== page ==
In FIG. 7 it will be seen that and-gate 246 is normally inhibited by resettable delay circuit 248, the output of which is coupled to the inhibiting input of the and-gate via one bit delay circuit 250. Reception of any data from threshold circuit 244 provides an output from resettable delay circuit 248 for a predetermined time. After the cessation of a line of data, resettable delay circuit 248 resets within a predetermined time. However, delay circuit 250 continues to cause inhibition of and-gate 246 for approximately an additional data bit time. The delays are arranged to be well within the retrace time of the raster, with resettable delay circuit 248 again being activated by the first data bit of the next raster line. However, delay circuit 250 delays application of the inhibiting input to and-gate 246 for approximately one bit time, allowing and-gate 246 to detect the first bit of the next raster line, which first bit is suitably arranged to be a binary one. Therefore andgate 246 provides an output on lead 252 which may be used for resynchronizing oscillator 234 in FIG. 16, as well as for resynchronizing word sync counter 254. Word sync counter 254 is a counting or dividing circuit receiving the bit clock and employed to operate transfer gate 152 in the FIG. 2 circuit. Thus, the word sync counter 254 is arranged to provide an output count at the end of each word, performing the function of the sync bit detector 142 in FIG. 2.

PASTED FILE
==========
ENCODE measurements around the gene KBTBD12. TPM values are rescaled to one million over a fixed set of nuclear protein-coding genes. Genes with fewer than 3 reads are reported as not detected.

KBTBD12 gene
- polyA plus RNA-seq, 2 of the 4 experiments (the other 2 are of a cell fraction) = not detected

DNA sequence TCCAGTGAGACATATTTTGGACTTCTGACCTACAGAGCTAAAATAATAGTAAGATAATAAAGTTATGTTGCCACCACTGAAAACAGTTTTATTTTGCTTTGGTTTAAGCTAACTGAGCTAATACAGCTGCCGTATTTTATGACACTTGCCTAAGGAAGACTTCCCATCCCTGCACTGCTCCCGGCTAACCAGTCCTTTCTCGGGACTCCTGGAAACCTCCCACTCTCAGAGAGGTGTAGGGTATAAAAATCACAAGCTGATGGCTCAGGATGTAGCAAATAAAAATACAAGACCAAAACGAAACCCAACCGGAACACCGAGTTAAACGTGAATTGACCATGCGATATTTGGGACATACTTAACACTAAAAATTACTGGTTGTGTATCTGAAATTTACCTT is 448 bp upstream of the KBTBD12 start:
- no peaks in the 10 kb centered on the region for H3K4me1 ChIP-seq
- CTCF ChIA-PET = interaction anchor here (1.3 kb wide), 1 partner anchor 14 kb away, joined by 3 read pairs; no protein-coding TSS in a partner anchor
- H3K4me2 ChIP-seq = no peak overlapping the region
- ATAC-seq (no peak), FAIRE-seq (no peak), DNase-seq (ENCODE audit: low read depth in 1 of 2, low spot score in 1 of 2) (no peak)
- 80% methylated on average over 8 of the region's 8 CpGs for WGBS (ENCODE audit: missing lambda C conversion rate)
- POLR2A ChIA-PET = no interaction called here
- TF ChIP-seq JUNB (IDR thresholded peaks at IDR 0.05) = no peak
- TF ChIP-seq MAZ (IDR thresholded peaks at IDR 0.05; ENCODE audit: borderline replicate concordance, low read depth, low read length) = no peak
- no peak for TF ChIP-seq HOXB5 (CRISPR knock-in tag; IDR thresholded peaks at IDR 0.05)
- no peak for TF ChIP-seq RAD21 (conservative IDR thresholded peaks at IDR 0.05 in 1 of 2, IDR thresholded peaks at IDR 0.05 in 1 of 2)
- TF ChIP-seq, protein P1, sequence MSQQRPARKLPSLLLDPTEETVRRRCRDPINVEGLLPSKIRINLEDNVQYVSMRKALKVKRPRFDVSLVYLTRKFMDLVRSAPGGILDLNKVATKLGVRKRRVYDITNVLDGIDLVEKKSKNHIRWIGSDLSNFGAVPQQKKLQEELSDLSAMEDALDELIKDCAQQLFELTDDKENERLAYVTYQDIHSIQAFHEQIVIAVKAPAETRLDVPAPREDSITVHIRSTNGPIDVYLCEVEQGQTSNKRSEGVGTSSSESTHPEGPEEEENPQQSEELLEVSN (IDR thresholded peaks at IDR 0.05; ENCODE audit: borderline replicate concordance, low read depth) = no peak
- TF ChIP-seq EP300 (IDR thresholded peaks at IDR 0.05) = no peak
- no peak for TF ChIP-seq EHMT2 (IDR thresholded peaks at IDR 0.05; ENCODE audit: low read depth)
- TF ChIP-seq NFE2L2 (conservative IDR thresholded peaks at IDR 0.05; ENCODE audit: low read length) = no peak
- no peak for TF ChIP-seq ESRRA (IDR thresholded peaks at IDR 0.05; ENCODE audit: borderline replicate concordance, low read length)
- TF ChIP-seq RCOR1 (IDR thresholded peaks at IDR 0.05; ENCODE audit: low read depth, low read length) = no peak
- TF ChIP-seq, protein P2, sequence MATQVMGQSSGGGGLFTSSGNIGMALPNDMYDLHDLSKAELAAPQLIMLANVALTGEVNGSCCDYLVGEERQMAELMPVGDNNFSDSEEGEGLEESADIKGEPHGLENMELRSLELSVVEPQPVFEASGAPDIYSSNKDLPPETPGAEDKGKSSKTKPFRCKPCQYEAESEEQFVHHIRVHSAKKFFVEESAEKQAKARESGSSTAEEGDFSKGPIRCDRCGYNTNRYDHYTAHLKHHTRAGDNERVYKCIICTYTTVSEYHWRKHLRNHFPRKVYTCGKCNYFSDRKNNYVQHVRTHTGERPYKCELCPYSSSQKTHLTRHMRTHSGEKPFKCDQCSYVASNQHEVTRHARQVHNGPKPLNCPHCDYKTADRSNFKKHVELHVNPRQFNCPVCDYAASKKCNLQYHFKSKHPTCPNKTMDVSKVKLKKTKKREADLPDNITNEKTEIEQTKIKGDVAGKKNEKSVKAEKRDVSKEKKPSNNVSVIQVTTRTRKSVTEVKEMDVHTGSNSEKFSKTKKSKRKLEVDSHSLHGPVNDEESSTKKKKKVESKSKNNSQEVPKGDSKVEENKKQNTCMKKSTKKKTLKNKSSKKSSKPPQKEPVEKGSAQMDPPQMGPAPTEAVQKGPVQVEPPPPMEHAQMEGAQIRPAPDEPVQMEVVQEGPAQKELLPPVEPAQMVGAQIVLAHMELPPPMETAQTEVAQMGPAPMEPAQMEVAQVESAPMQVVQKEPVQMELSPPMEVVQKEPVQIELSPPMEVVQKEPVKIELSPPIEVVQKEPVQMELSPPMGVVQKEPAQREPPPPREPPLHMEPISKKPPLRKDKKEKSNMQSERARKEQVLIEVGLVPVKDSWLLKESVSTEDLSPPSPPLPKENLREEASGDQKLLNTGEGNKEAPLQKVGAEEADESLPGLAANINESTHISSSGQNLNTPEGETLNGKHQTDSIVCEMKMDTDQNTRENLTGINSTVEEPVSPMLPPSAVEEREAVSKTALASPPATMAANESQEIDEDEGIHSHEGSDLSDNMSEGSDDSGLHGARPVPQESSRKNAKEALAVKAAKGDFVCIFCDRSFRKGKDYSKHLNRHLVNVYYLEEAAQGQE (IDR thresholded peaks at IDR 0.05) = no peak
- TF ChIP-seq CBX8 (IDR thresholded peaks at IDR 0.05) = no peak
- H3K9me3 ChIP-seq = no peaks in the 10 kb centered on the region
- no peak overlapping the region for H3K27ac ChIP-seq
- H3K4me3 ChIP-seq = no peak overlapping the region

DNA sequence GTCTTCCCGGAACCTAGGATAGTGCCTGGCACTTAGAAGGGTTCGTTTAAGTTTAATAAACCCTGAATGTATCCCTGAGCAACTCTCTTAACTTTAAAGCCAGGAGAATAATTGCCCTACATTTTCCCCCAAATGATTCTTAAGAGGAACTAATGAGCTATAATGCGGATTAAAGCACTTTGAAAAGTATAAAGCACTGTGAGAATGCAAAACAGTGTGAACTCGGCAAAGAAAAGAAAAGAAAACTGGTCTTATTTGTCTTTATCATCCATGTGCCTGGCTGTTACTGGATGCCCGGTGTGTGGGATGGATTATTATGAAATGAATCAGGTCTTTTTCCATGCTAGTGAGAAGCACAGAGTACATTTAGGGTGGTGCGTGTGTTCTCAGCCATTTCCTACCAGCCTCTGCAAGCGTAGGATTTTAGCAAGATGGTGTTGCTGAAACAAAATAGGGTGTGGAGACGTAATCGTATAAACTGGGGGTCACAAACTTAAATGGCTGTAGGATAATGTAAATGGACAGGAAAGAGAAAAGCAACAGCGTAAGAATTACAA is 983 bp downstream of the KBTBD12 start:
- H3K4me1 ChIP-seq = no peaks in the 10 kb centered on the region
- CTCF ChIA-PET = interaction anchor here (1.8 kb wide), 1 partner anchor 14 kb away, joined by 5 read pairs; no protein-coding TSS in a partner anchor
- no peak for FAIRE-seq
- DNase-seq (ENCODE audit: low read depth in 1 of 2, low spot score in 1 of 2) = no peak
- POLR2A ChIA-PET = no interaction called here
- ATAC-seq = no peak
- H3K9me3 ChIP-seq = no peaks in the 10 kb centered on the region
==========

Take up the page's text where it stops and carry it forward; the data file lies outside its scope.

Another embodiment according to the method and apparatus of the present invention is illustrated in FIG. 8. In this circuit, the outputs of bit positions from shift register 146 (from FIG. 2) are applied to an and-gate 256, in addition to transfer gate 152 in FIG. 2. A special word is periodically added to the data stream during recording. The pattern of bits in that word is different from any other word, i.e., the normal data word does not contain or is not allowed to contain words of that pattern. As an example, all ones (negative full scale) can be chosen as the code, meaning that the largest allowed negative data value would be one bit less than full scale. As the bit stream passes through word length shift register 146, the and-gate 256 recognizes the code and periodically resets word sync counter 258 to zero in proper synchronization with the entry of the entire code word into register 146.